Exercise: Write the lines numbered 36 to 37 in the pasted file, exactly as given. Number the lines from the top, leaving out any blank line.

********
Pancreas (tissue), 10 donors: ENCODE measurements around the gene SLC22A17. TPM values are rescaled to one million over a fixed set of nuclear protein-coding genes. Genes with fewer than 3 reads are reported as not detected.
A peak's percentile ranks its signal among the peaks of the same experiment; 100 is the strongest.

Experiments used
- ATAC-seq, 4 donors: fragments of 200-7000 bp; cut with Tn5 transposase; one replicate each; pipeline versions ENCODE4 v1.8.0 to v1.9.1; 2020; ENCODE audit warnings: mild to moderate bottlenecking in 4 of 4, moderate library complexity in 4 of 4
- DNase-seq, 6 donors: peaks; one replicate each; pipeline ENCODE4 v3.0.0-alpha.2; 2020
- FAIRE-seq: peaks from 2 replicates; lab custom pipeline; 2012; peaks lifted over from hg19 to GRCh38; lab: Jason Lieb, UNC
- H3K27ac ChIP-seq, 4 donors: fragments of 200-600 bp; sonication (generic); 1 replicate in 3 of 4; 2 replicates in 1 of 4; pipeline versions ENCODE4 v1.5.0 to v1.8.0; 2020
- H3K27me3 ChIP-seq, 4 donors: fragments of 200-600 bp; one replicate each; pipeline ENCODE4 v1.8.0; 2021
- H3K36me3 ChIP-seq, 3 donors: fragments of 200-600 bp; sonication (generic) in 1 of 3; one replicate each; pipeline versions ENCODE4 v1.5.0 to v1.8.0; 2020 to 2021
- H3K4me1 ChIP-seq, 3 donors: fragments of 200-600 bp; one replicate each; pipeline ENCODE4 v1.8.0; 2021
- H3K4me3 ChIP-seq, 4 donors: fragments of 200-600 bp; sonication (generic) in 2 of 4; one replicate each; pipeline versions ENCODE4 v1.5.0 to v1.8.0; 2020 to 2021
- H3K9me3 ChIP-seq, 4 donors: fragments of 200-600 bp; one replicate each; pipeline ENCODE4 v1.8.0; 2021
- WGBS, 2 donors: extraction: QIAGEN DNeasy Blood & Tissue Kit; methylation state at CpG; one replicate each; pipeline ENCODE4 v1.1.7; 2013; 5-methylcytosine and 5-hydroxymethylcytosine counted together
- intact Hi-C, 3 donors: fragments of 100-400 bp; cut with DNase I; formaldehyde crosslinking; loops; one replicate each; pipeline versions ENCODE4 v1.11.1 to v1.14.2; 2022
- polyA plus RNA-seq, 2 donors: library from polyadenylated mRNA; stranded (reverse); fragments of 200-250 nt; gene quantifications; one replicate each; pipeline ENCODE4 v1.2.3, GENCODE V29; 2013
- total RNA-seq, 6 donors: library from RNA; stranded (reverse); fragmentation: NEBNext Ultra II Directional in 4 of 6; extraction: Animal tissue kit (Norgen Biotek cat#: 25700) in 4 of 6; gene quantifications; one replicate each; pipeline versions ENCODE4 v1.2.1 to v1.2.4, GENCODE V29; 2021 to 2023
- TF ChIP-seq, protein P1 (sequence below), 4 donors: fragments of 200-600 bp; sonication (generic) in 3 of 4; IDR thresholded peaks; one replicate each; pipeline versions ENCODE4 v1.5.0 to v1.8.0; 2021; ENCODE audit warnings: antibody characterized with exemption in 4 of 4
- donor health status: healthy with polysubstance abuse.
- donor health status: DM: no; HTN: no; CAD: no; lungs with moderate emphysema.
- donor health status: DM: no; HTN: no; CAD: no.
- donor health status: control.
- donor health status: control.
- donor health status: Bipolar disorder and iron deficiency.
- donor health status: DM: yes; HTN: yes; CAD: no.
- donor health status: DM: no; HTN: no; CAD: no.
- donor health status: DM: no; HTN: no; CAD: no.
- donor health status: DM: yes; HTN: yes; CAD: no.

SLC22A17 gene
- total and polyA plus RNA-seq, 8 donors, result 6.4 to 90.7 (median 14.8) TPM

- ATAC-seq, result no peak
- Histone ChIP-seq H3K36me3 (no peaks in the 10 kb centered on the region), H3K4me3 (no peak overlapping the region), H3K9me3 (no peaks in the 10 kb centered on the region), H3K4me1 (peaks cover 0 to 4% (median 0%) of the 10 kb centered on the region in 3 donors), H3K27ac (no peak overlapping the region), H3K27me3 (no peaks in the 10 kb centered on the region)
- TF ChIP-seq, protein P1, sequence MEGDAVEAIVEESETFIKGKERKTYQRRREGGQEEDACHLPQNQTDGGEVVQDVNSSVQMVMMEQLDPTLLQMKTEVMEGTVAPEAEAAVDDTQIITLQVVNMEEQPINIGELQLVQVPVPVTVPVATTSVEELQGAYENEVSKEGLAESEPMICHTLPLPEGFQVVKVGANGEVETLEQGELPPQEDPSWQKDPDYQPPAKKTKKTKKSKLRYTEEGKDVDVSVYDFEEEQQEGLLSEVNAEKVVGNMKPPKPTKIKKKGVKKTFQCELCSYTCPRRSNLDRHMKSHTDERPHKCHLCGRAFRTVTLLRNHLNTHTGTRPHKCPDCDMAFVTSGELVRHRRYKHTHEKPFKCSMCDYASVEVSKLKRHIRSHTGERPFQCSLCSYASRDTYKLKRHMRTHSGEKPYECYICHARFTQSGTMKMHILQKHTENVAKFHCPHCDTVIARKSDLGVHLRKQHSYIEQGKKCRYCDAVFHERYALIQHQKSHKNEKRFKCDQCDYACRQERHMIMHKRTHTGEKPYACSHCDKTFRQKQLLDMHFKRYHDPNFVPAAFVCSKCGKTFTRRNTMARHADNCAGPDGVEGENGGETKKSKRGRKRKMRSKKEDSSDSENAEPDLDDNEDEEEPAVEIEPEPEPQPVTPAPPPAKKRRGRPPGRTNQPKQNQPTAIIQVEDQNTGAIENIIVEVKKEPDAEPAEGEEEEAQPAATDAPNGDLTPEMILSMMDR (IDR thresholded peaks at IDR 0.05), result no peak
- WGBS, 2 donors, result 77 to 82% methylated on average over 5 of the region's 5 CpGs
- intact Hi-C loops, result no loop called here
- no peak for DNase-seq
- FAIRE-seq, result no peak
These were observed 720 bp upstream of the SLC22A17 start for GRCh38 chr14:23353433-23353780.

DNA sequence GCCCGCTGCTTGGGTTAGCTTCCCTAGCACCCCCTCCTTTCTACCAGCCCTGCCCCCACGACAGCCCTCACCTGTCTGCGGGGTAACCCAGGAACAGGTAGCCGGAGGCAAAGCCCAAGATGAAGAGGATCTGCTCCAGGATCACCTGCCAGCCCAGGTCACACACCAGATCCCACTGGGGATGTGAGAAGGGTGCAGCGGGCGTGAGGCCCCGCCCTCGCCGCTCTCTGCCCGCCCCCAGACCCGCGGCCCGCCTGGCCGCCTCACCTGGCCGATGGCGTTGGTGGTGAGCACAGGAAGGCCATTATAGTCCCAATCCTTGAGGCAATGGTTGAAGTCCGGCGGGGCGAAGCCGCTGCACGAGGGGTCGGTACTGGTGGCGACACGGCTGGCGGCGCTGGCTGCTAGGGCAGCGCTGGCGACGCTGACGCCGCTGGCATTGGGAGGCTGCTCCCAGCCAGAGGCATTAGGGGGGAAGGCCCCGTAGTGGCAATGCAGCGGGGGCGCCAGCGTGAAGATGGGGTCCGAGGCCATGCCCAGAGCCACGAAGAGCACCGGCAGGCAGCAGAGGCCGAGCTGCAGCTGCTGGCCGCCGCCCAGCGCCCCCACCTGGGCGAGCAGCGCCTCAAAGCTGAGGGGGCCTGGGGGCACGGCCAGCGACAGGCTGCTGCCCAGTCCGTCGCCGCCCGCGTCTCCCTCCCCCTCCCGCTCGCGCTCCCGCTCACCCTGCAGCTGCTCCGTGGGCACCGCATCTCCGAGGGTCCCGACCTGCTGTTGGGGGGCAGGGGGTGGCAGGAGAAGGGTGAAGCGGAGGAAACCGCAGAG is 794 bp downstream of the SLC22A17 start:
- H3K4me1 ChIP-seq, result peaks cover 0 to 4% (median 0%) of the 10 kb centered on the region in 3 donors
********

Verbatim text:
- FAIRE-seq, result no peak
These were observed 720 bp upstream of the SLC22A17 start for GRCh38 chr14:23353433-23353780.